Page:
Memories of the Eighties

Seasons 18-25: The Leisure Hive - The Greatest Show in the Galaxy

Murray Jackson

After the fourteenth season was shown I managed to miss most of Doctor Who right up until The Keeper of Traken, which was annoying because Logopolis didn't show for another year.

Peter Davison brought a new angle to the Doctor that many didn't like. Personally I enjoyed his portrayal and the high standard of production made the stories all the more enjoyable. For me the Davison era was rivalled only by the Troughton era and Season 13.

Colin Baker on the other hand started badly with The Twin Dilemma and the series never recovered, churning out stories like Timelash and the entire Trial of a Time Lord saga. After such a dire mistake as The Trial of a Time Lord, the series could only go one way - down. So with Season 24 and Sylvester McCoy, Doctor Who lost all integrity and a series that had once been filled with drama and suspense mutated into a dire half hour sit-coin.

Favourite stories (no particular order): Earthshock, Pyramids of Mars, Terror of the Zygons, The Caves of Androzani, The Invasion, Black Orchid, The Mind Robber, Spearhead From Space, The Silurians, Logopolis, Mawdryn Undead, Frontios.

Paul Scoones

The Leisure Hive was brilliant when I first watched it, and it still is. There was no warning that the show had been re-vamped; I sat down to watch the first episode of a new story, and instead of the TARDIS and the greeny-blue time tunnel, I was dazzled by a spectacular explosion of stars and thrilled by a decidedly more pacey theme arrangement. Baker's staring face was still reassuringly there, materialising out of the starfield, but the logo took me by surprise. The only thing I did know was that Baker was going to regenerate into that chap out of All Creatures Great and Small, courtesy of a slightly inaccurate newspaper article. I was on the edge of my seat from The Leisure Hive all the way through to The Keeper of Traken; every time the Doctor fell into danger, I expected him to regenerate, but no, Tom Baker was still there. I thought he might have done so in the Tachyon Generator (let's face it, he almost did), or when that slab almost fell on him in Meglos, but no. I remember being pleased that I recognised the Master in Part Three of The Keeper of Traken (the evidence was on the cover of the book The Deadly Assassin). After a break of a year, the Doctor did regenerate in Logopolis, but in the intervening months, I had purchased Jean-Marc Lofficier's invaluable Programme Guide, which sort of spoilt it, as did the Listener coverage of that story.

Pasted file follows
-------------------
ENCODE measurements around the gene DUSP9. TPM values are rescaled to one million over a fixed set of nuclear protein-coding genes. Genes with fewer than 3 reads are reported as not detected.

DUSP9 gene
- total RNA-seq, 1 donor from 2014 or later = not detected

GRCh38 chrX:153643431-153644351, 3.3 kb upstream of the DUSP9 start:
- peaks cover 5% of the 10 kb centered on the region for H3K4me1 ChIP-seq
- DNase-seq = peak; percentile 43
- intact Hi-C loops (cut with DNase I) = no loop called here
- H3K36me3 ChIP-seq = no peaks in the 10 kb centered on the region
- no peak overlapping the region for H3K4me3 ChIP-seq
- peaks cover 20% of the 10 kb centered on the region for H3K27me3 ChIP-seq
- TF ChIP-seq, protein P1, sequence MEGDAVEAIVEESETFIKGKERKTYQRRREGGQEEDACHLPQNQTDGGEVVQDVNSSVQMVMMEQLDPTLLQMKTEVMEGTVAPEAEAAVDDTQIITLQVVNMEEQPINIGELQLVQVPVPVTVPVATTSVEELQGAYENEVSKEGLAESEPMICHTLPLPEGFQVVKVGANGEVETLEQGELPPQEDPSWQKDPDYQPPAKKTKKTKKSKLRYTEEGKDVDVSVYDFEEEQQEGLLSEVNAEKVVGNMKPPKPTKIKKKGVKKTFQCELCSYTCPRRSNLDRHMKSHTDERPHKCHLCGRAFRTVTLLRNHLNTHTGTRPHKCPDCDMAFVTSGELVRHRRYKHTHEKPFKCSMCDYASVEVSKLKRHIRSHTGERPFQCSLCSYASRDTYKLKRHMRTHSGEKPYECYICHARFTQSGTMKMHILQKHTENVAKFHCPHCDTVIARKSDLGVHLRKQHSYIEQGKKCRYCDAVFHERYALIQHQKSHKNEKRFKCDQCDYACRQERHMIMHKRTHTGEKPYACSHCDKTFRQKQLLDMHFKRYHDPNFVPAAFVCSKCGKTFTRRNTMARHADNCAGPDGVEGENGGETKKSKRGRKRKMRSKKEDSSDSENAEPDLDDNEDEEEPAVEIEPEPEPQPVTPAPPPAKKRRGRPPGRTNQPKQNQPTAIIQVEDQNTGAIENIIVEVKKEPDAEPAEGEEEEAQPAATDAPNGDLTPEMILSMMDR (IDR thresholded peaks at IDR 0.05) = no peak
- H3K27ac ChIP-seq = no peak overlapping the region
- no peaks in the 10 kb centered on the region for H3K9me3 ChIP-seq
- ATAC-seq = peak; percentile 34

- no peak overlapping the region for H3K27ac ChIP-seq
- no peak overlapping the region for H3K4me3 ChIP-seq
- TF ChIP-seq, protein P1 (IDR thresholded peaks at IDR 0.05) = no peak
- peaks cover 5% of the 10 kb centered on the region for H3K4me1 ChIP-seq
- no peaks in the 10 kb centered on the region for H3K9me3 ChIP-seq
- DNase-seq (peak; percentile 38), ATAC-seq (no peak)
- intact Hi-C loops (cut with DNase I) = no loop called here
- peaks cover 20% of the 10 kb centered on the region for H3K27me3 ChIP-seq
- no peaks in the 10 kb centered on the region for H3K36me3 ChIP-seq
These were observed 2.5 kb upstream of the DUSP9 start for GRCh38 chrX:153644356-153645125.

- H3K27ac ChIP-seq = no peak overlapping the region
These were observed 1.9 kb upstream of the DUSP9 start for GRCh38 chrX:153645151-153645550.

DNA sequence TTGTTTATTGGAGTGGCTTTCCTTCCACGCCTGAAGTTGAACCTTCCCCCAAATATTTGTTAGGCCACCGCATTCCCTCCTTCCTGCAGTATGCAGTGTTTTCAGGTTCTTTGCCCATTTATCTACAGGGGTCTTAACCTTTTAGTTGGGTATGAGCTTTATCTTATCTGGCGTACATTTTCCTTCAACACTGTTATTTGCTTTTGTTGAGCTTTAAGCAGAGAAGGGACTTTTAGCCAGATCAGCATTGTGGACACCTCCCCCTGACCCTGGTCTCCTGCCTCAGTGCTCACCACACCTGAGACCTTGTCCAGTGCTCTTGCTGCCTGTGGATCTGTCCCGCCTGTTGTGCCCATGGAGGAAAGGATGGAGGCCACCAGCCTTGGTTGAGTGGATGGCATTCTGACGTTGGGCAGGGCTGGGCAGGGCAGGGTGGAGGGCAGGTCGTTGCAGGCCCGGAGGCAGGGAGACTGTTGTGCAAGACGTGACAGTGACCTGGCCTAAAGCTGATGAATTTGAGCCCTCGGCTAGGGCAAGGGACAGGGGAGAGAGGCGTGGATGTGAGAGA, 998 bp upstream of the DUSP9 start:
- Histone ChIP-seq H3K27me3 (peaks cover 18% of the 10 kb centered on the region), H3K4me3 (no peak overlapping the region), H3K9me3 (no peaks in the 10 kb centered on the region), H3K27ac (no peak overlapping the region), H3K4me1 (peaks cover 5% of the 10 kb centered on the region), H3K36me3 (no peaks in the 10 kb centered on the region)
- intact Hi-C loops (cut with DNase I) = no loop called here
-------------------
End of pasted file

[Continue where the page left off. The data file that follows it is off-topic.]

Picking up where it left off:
After another long break, we finally got to see the first half of Peter Davison's era; such was his impact on me that he has since become my favourite Doctor; ousting Baker, who in turn had ousted Pertwee. It is poor reflection on the sixth and seventh Doctors that Davison remains my favourite to this day.

In the last one and a half years, I have seen just about everything from Terminus to Dragonfire, (ironically, the eight episodes I have yet to see are Davison's), courtesy of the videos loaned to me by the friends I have made through TSV. I was bitterly disappointed by The Trial of a Time Lord, which Doctor Who Magazine had given unjustifiably good press, but later, watching Season 22, I realised that Colin Baker's era was blessed with very bad stories. For those of you yet to progress beyond Mawdryn Undead though, The Five Doctors, The Awakening, Frontios, Resurrection of the Daleks and especially The Caves of Androzani are all absolute masterpieces. JNT's great slip in standards occurred virtually overnight - between The Caves of Androzani Part Four and The Twin Dilemma Part One, to be precise. It has never recovered since.

Sylvester McCoy falls somewhere above Colin Baker but below the other five as far as being a good Doctor goes. His portrayal is too quirky for my liking, his stories push the limits of the show (in the wrong direction!), and the general standards are returning to the point where I can apply the same criticism as I do of the sixties - it's just too juvenile. When I celebrate on 23rd November this year, I'll be looking back on my fondest memories of the show; sadly, nothing from the Sixth or Seventh Doctors' eras is included in them. A potentially positive note lies in the fact that we have yet to see the 25th season. Advance reports are mixed; it could be good, but it could just as easily be bad.